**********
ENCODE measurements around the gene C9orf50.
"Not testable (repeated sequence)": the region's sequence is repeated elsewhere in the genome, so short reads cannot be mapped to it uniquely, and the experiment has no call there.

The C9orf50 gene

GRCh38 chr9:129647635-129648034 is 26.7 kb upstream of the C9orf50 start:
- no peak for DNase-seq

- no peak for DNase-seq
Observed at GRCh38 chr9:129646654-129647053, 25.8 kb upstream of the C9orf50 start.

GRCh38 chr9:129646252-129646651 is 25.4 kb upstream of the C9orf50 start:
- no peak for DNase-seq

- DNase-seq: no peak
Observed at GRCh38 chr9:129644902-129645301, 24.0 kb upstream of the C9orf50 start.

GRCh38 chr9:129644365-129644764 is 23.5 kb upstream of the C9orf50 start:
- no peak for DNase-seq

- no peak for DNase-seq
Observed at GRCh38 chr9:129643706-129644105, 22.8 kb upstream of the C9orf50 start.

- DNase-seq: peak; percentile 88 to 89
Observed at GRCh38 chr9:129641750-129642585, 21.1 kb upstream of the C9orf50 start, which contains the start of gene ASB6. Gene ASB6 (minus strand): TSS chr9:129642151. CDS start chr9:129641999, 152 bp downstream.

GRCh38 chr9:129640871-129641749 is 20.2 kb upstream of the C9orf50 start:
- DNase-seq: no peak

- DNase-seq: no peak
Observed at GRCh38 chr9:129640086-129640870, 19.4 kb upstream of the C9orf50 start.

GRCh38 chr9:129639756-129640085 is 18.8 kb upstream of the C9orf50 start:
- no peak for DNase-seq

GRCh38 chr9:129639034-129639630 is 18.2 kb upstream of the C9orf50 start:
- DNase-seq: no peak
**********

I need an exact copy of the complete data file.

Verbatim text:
ENCODE measurements around the gene C9orf50.
"Not testable (repeated sequence)": the region's sequence is repeated elsewhere in the genome, so short reads cannot be mapped to it uniquely, and the experiment has no call there.

The C9orf50 gene

GRCh38 chr9:129647635-129648034 is 26.7 kb upstream of the C9orf50 start:
- no peak for DNase-seq

- no peak for DNase-seq
Observed at GRCh38 chr9:129646654-129647053, 25.8 kb upstream of the C9orf50 start.

GRCh38 chr9:129646252-129646651 is 25.4 kb upstream of the C9orf50 start:
- no peak for DNase-seq

- DNase-seq: no peak
Observed at GRCh38 chr9:129644902-129645301, 24.0 kb upstream of the C9orf50 start.

GRCh38 chr9:129644365-129644764 is 23.5 kb upstream of the C9orf50 start:
- no peak for DNase-seq

- no peak for DNase-seq
Observed at GRCh38 chr9:129643706-129644105, 22.8 kb upstream of the C9orf50 start.

- DNase-seq: peak; percentile 88 to 89
Observed at GRCh38 chr9:129641750-129642585, 21.1 kb upstream of the C9orf50 start, which contains the start of gene ASB6. Gene ASB6 (minus strand): TSS chr9:129642151. CDS start chr9:129641999, 152 bp downstream.

GRCh38 chr9:129640871-129641749 is 20.2 kb upstream of the C9orf50 start:
- DNase-seq: no peak

- DNase-seq: no peak
Observed at GRCh38 chr9:129640086-129640870, 19.4 kb upstream of the C9orf50 start.

GRCh38 chr9:129639756-129640085 is 18.8 kb upstream of the C9orf50 start:
- no peak for DNase-seq

GRCh38 chr9:129639034-129639630 is 18.2 kb upstream of the C9orf50 start:
- DNase-seq: no peak